The obligation for every public administration to organise call for bidders for any public market related to the rail industry will be fully enforced by 2033. In addition to the risk of a privatisation in the medium term in the wake of the completion of the opening to competition, such an opening will most probably disorganised the rail services, increase the prices of the tickets and led to the deterioration of the infrastructures and the closure of non-profitable train lines.
British Rail a blueprint to privatisation
Such consequences are not fantasies but based on the observation of the railway industry in several European countries after the opening to competition was completed. This was the case in the U.K. with British rail which was the laboratory used for experimenting neoliberal reforms in the last three decades.
The opening to competition and the privatisation in the 1990s led the British rail transport to become a disaster to such an extent that a large majority of British people are in favour of its renationalisation. The comparison with other countries in Europe where opening to competition, deregulation and privatisation have been implemented brings us to look at the origin of these processes: the European Union’s fourth railway package.
The 4th Railway Package basically outlaws national publicly owned monopolies operating rail services.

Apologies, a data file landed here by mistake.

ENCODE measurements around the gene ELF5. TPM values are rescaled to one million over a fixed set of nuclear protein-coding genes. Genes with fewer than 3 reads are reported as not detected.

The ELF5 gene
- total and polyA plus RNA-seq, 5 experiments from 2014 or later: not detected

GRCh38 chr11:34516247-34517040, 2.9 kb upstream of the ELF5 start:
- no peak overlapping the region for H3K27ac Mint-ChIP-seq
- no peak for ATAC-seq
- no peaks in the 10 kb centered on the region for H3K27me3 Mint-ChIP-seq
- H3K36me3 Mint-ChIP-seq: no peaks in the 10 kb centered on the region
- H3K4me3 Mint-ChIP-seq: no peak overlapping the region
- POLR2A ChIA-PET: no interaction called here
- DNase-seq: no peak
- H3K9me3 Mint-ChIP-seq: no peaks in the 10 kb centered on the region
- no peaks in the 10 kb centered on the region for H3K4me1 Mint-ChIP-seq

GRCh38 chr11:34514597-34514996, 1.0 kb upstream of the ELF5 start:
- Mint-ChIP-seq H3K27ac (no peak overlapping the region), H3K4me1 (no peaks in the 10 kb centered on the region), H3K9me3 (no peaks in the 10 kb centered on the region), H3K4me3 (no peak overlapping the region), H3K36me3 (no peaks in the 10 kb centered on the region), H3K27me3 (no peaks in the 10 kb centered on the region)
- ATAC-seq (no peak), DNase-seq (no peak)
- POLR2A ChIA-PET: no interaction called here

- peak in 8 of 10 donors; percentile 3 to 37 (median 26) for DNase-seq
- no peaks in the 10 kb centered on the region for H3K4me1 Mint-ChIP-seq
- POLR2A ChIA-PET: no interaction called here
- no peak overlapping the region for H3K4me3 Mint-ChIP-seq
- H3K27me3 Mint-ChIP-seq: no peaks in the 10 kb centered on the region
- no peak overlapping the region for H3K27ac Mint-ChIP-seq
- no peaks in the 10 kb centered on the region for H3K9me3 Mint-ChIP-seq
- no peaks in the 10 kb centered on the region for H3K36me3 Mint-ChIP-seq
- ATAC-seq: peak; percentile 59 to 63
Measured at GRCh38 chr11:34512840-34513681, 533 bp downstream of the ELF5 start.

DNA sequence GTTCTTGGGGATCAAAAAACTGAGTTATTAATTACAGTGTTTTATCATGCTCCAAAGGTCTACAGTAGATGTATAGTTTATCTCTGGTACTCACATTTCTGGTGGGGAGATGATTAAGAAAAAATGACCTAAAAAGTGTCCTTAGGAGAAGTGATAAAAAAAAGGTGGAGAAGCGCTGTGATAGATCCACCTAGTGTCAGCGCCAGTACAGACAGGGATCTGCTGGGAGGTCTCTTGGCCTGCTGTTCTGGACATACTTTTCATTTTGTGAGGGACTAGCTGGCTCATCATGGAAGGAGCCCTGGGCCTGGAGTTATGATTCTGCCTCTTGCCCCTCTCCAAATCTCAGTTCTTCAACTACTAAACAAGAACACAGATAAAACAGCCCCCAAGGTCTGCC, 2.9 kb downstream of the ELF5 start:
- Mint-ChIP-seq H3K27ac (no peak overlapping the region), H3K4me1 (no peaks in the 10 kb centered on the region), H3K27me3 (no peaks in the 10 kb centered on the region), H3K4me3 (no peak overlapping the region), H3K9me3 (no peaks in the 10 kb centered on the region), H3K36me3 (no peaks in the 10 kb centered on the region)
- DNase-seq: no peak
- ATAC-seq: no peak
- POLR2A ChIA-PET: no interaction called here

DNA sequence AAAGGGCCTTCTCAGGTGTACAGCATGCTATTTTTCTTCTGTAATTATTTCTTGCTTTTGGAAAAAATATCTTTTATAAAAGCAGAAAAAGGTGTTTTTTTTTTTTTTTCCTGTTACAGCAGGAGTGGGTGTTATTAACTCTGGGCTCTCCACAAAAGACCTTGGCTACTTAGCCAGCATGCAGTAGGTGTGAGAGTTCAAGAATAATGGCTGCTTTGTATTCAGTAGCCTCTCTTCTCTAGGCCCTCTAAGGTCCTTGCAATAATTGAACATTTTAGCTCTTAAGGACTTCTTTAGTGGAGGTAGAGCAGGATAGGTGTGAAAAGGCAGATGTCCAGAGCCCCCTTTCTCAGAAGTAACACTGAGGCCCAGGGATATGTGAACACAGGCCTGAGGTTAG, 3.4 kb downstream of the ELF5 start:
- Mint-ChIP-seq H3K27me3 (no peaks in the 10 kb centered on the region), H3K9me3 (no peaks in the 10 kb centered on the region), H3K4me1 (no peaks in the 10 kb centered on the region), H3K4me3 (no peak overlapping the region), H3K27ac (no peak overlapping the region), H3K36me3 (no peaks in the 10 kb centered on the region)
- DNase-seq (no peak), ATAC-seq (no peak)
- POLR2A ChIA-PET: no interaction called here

If this sounds familiar it’s because in 1992 John Major’s Tory government used the EU’s infamous rail directive 91/440/EC as a blueprint to break up and privatise British Rail.
This approach, known as “unbundling,” has allowed Germany’s Deutsche Bahn (DB), Europe’s largest state-owned operator, and France’s SNCF to massively expand into foreign rail markets but both countries are opposed to having this EU model imposed on themselves.
DB has expanded considerably in the rail freight market with the purchase of the freight section of the Dutch railway company NS (now DB Schenker Rail Nederland), EWS in Britain and DSB goods in Denmark among others.
The involvement of the EU in the railway industry started in the end of the 1990s with a White Paper advocating for liberalising the rail sector and introducing market-based logics. In 2001 a first package of European directives were adopted by the European Council imposed the organisational and accounting separation of the rail infrastructures form the rail companies.
This led to disorganisation and additional charges for the maintenance of the railway lines that caused a lack of investment in the infrastructure and extra charges for the rail companies due to rail tolls. The second package (2004) intensified the opening to competition of the rail freight while the third (2007) extended the opening to competition to the international passenger railways which took effect only in 2010, in order to give some time for the public railway companies to be prepared for competition.